Tabloid (Errol Morris)
Morris takes a break from his recent political documentaries with Tabloid, a frantic portrait of a former beauty queen and self-described “incurable romantic” who became a notorious media figure when she kidnapped and possibly raped her Mormon beau. The subject, Joyce McKinney, is endlessly quotable. Her conversational demeanor makes her the best person to recount her life’s story, even if Morris makes it clear that she’s not above taking liberties with the truth. What emerges is a tale of obsessive, mostly unrequited love, which grows increasingly unbelievable as the story unfolds (there are absurd disguises, sexy secrets, and clones). The tabloid press’s unethical obsession with figures like Joyce is a marginal concern here. It mostly permits Morris to play up the sensational aspects of the story, which he does most memorably by flashing headline-like graphics of the salacious terms that his interviewees use (e.g. “SPREAD-EAGLED”). The result is something less than a profound meditation on Joyce’s life, but it is one heck of a story.
Rating: 59 /100
Hereafter (Clint Eastwood)
After a harrowing, effects-filled opening, Eastwood’s latest transforms into a quiet consideration of death. Following three characters, the story adopts three approaches toward its subject matter, alternating between intellectual, emotional, and supernatural modes of inquiry. What results is an unpredictable, consistently beguiling work that could only have come from a master filmmaker. Its unrushed demeanor and willingness to hold back from commitment lend it a profundity that escapes the schematic traps of similar films like Babel. Instead of forcing a point of view upon us, Eastwood simply flirts with various ideas and genres, until his quiet search becomes a quiet release from that search. Because it’s so low key, it’s less immediately impactful than many of Eastwood’s recent work, and the scenes set in London sequences are weaker than the others, but this is a film of uncommon insight and patience.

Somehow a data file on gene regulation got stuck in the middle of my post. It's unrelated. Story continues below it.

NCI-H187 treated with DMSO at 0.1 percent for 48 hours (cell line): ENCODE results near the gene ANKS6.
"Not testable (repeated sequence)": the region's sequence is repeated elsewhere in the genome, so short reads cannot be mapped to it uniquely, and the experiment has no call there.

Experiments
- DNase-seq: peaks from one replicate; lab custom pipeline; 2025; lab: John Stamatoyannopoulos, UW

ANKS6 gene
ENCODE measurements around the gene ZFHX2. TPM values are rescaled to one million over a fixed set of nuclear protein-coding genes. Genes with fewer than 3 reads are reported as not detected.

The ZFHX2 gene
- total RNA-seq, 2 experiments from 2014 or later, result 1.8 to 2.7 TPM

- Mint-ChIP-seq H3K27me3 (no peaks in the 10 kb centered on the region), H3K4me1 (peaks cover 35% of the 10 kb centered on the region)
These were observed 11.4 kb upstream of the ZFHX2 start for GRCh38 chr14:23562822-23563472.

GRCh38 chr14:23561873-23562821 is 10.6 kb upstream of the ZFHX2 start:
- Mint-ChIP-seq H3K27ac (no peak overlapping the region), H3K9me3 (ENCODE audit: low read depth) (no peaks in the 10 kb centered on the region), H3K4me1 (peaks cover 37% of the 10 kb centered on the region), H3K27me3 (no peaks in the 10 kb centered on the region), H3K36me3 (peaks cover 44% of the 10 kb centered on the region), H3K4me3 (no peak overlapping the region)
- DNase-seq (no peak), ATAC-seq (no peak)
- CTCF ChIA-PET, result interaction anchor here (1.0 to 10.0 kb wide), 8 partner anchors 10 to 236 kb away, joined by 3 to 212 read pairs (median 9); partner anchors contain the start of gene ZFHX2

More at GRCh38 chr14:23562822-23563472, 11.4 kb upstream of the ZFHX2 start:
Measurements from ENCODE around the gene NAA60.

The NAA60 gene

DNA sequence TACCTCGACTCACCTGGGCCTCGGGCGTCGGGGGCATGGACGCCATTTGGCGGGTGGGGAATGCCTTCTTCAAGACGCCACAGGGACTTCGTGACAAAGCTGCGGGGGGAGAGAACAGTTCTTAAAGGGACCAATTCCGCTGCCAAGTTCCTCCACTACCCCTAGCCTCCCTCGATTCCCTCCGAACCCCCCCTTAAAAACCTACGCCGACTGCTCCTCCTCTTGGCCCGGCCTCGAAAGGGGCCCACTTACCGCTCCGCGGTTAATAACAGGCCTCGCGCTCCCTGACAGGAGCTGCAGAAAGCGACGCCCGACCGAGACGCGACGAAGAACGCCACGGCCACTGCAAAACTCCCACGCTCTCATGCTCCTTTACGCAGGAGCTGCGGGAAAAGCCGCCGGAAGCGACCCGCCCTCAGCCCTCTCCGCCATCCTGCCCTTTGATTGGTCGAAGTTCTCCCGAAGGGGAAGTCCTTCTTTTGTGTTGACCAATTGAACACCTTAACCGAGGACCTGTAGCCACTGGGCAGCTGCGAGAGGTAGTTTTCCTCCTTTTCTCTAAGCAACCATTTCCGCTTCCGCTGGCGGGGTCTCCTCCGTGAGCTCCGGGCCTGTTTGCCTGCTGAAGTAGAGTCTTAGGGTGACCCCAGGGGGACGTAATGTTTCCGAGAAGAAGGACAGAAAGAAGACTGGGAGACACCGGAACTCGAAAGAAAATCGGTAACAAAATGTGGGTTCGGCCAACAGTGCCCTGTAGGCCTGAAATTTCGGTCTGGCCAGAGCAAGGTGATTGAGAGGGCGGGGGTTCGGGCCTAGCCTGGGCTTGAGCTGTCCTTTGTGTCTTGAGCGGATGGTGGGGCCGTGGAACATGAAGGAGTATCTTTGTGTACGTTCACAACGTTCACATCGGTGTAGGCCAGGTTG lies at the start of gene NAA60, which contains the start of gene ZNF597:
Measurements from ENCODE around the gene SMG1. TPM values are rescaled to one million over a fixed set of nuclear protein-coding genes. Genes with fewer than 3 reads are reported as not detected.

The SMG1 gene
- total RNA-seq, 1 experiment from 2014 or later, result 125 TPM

Vanishing on 7th Street (Brad Anderson)
This apocalyptic horror film, in which a mass disappearance afflicts an unnamed city, attempts to make us scared of the dark once again. Featuring a small cast of characters who must remain in light lest some shadowy boogeymen snatch them up, the movie boasts an intriguing premise at its start, but things barely develop, leaving the impression that we’re watching an extended, gimmicky episode of “The Twilight Zone.” Clumsy expoisition (e.g. one character just happens to be reading about the Roanoke colony’s disappearance at the film’s start) and some terrible performances (Thandie Newton’s in full-on Beloved freak-out mode) harm the overall effect, but really the most damning thing here is Anderson’s inability to capitalize on his dark versus light motif in any but the most obvious ways.